GOP rep: 'Rand Paul is giving the president bad advice' on Afghanistan and Syria

GOP rep: 'Rand Paul is giving the president bad advice' on Afghanistan and Syria
© Greg Nash

Freshman Rep. Dan CrenshawDaniel CrenshawOcasio-Cortez knocks Republican over Kentucky trip: 'GOP thought they could catch us with a bluff' Overnight Energy: Collins receives more donations from Texas oil, gas industry than from Maine residents | Interior chief left meetings off schedule | Omar controversy jeopardizes Ocasio-Cortez trip to coal mine Freshman House Dems surge past GOP in money race MORE (R-Texas) is criticizing Sen. Rand PaulRandal (Rand) Howard PaulBooker, Harris have missed most Senate votes Trump vetoes measure ending US support for Saudi-led war in Yemen Bottom line MORE, saying the Kentucky Republican gave President TrumpDonald John TrumpGrassroots America shows the people support Donald Trump Trump speaks to rebel Libyan general attacking Tripoli Dem lawmaker: Mueller report shows 'substantial body of evidence' on obstruction MORE "bad advice" when he suggested that the U.S. declare victory in Afghanistan and Syria.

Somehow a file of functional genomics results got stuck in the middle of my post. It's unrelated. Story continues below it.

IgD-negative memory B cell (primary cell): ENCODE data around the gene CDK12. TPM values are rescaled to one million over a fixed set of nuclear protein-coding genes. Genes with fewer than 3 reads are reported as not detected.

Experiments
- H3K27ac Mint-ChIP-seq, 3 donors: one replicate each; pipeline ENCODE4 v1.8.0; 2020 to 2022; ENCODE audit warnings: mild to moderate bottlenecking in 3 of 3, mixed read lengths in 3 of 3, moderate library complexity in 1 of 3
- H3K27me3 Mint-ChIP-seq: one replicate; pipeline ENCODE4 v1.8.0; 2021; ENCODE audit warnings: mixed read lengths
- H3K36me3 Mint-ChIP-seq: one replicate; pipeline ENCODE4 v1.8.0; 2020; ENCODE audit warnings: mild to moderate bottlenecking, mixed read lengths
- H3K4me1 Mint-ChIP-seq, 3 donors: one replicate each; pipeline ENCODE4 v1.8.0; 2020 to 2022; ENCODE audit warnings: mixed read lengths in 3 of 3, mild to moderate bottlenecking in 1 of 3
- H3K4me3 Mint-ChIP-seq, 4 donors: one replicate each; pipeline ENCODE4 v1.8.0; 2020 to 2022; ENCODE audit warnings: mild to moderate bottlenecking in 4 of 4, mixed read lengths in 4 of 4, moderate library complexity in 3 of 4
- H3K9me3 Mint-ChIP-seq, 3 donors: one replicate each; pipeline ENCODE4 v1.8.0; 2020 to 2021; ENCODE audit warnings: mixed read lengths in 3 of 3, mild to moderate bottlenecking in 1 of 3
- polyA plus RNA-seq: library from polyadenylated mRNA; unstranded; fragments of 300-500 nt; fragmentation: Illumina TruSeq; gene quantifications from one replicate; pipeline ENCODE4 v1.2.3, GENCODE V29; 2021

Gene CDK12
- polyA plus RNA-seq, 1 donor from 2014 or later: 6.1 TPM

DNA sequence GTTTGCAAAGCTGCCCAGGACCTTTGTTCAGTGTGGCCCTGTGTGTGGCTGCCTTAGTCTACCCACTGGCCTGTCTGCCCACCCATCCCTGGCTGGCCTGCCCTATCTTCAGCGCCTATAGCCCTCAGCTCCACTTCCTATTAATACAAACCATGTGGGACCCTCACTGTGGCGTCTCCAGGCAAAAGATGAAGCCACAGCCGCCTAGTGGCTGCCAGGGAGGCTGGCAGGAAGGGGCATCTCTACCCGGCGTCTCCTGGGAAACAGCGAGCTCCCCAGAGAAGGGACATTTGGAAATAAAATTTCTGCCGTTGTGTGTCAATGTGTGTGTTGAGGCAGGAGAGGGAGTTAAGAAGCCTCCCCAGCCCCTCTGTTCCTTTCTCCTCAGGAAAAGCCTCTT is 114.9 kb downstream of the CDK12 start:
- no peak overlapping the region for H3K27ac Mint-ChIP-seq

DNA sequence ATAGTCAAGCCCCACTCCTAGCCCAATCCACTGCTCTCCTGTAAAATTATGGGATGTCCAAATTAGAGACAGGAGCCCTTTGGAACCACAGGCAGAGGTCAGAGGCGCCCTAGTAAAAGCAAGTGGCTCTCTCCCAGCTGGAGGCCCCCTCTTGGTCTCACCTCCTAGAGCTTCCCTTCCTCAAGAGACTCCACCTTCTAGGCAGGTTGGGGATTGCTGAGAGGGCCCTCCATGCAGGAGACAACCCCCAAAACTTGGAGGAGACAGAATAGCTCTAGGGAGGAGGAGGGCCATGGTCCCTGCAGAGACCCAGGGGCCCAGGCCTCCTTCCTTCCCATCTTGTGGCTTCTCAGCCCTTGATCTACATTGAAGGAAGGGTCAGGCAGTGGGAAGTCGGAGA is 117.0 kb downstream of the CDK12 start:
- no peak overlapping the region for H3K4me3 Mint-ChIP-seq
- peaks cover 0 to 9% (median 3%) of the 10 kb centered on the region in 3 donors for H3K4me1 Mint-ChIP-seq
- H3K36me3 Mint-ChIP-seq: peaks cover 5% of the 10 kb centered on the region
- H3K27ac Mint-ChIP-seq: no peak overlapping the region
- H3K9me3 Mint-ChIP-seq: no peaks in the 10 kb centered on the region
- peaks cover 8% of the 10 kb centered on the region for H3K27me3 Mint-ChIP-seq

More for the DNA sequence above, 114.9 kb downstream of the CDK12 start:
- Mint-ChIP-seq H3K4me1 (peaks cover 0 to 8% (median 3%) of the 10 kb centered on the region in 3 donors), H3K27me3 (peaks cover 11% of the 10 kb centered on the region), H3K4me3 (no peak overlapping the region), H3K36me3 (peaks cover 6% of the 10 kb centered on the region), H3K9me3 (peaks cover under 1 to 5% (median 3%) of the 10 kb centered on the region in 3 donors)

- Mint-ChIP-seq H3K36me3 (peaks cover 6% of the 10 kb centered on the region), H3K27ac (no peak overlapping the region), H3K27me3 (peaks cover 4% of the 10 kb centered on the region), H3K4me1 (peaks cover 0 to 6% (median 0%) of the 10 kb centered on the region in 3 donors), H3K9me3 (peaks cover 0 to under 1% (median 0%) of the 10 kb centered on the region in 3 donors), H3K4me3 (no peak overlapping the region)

"There are those of us who have sacrificed for our nation, who know the importance of this terrorist threat and the need to stay vigilant," tweeted Crenshaw, a former Navy SEAL, on Wednesday. "We go there so that they don’t come here. It’s that simple."

Crenshaw, who wears an eyepatch due to an injury sustained in combat, was responding to a tweet from Paul in which the senator said he has "never been prouder" of Trump.

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"In today’s meeting, he stood up for a strong America and steadfastly opposed foreign wars," Paul said. "Putting America First means declaring victory in Afghanistan and Syria. President Trump is delivering on his promises."

Paul has long been critical of ongoing American involvement in Afghanistan and Syria.

Trump has come under scrutiny for his recent decision to withdraw U.S. troops from Syria, with some lawmakers warning that doing so could embolden ISIS and destabilize the region.

His decision came under further criticism on Wednesday after the terrorist group claimed responsibility for an attack that killed four Americans in the Syrian town of Manbij.

Trump tweeted on Dec. 19 that the U.S. had "defeated ISIS in Syria, my only reason for being there." He posted a video the same day in which he said U.S. troops in the war-torn country are "all coming back and they're coming back now."

The president and administration officials have since tempered their language surrounding the withdrawal from Syria. National security adviser John Bolton earlier this month said the U.S. would not fully leave the country without the total defeat of ISIS and assurances from Turkey that it will not target U.S.-backed Kurdish fighters in Syria.